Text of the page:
In February 2016, the World Health Organization declared a Public Health Emergency in regards to the Zika virus in the Americas.
At the height of the Zika virus threat. Carleton Biology graduate student Tom Kazmirchuk was reading a news article outlining how infants were being born with a serious condition called microcephaly as a result of the Zika infection.
According to the Centre for Disease Control and Prevention, microcephaly is a malformation resulting in smaller than normal head size. It has also been associated with other birth defects and neurologic conditions in children and adults.
“The lack of progress on Zika virus research motivated me because the scientific and medical communities were only presenting the problems and effects of the Zika virus infection, without any promising leads to help alleviate the crisis,” said Kazmirchuk.
“At this time I came up with the idea to design peptide-based therapeutics.”
A peptide is a small molecule made up of amino acids, which are the building blocks of proteins.
Kazmirchuk said that the therapeutics will not cure a Zika virus infection. “it is generally extremely difficult to cure illness,” he explained. “What we have done here is designed therapeutics, with the hope that these can manage symptoms produced by a Zika virus infection.”
Kazmirchuk refers to this as a “side project” which happened in collaboration with the Carleton bioinformatics group.
The group wanted to take advantage of cellular protein-protein interactions.The idea is that two proteins will interact based on previously known interactions.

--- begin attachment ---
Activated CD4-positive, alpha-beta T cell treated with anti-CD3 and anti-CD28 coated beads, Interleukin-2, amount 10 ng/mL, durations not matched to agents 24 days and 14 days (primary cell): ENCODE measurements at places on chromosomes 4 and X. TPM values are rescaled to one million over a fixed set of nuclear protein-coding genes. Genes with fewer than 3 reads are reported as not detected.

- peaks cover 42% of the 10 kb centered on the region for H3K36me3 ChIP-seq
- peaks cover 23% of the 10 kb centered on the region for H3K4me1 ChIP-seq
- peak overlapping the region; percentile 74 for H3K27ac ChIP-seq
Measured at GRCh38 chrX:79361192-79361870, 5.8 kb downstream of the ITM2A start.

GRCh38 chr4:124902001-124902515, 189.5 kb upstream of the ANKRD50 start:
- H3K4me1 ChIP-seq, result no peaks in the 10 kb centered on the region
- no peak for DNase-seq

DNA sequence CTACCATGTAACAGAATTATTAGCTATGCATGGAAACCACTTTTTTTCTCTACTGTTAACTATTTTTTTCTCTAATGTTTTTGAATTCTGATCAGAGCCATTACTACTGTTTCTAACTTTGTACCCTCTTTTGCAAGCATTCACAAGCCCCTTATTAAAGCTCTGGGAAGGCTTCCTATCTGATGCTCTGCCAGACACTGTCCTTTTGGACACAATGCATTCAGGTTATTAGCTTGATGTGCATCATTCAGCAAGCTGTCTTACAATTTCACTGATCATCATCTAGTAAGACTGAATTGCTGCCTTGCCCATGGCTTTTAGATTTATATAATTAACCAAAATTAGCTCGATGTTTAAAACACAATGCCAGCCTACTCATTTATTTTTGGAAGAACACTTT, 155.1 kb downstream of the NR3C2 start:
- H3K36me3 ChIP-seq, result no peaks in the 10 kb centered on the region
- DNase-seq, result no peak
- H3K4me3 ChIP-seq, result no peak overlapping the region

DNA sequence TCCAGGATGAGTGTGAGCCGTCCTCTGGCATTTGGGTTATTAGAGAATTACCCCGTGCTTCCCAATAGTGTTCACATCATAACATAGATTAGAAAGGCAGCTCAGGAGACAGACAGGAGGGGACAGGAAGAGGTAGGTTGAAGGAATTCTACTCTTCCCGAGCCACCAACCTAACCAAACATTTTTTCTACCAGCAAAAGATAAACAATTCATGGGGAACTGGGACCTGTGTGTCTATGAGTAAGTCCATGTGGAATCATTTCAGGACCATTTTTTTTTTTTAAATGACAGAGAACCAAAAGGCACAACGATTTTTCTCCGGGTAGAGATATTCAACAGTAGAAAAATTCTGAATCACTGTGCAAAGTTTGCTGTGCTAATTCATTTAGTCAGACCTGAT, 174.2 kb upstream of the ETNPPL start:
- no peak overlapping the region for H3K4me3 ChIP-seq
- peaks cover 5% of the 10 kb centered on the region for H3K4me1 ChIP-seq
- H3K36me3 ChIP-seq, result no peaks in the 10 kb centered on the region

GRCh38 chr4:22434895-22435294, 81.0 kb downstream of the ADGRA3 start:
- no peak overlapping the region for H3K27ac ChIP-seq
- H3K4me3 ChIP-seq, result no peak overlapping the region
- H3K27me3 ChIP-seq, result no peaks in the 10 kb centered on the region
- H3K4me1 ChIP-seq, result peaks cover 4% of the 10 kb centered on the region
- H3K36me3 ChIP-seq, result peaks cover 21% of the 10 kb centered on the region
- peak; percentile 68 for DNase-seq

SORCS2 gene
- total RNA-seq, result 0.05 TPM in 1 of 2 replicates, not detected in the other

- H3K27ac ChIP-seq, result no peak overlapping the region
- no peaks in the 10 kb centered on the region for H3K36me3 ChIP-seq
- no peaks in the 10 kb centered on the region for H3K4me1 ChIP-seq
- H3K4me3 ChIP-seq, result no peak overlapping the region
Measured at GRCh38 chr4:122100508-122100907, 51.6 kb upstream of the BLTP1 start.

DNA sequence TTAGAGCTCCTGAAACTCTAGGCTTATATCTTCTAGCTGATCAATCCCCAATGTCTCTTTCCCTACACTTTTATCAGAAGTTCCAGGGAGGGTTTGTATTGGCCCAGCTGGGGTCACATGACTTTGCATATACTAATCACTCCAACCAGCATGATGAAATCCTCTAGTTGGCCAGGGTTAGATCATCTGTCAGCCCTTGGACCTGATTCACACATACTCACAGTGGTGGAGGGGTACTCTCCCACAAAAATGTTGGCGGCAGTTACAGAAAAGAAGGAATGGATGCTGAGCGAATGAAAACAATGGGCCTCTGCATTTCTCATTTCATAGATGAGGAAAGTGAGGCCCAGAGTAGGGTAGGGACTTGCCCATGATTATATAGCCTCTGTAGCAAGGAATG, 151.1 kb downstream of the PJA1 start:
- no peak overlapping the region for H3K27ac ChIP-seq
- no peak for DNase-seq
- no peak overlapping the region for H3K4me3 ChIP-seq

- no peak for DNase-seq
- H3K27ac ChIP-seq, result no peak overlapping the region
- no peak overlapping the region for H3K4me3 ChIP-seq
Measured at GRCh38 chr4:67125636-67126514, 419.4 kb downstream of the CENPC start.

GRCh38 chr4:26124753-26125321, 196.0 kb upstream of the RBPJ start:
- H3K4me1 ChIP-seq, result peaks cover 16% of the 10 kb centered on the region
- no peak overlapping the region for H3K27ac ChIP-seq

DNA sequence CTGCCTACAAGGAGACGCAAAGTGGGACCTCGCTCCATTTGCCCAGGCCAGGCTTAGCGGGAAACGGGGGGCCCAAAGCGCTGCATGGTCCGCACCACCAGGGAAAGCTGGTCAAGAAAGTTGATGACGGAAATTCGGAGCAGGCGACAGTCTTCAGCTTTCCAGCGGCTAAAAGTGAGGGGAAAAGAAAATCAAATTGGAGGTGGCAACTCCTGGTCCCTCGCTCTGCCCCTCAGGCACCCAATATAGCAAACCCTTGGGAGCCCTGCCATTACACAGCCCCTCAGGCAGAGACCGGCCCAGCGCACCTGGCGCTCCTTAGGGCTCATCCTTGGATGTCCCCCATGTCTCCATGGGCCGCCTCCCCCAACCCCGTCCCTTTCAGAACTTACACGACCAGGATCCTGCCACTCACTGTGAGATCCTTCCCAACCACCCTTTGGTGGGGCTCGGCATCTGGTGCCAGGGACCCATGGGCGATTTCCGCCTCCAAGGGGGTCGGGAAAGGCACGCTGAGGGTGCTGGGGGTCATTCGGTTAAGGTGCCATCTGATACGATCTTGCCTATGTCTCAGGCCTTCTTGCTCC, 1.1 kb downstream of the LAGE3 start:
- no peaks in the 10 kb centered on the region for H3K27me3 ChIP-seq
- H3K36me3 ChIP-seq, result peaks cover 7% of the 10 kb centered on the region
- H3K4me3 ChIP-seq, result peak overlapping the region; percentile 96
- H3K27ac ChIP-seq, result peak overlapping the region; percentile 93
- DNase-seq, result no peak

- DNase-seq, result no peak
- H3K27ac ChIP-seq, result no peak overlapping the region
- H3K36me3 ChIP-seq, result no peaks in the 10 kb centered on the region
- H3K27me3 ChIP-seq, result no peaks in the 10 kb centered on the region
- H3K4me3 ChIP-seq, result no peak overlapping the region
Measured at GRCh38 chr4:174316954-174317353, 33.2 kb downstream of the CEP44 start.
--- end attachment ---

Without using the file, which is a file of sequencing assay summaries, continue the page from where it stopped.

Explained Kazmirchuk: “We know that in order for the Zika virus infection to occur, proteins produced by the virus must interact with human proteins – as this is very often how viruses cause illness.”
With this in mind, the group used their computational tools to predict human and Zika virus protein interactions.
“This led us to several highly probably protein interactions. From here, we report the sites of interaction for the human proteins. It is these sites of interaction that can act as a therapeutic,” said Kazmirchuk.
Kazmirchuk believes that if these interaction sites can be overproduced, they will interact with their Zika virus counterparts, thus inhibiting their respective Zika virus protein.
“This approach has been used in the past for other viruses, with promising results,” said Kazmirchuk.
Kazmirchuk credits the Master of Science (Biology) program with fostering his research skills.
He said: “The best part of my program so far is learning how to do real research, and contributing to the scientific community. As well, interacting with all of the graduate students in my department makes me feel at home and helps us become a big group of colleagues who are willing to help each other with experiments, or just general advice.”
Kazmirchuk completed his undergraduate thesis under the supervision of Dr. Alex Wong. After completing this thesis, he moved labs to start his graduate thesis under the supervision of Dr. Ashkan Golshani, his current supervisor.
Once Kazmirchuk’s research is published, he hopes that the research can both help guide research into how the Zika virus will infect humans, and that the designed therapeutics can be tested, produced, and used as a treatment for the Zika virus.
–Written by Mitch Jackson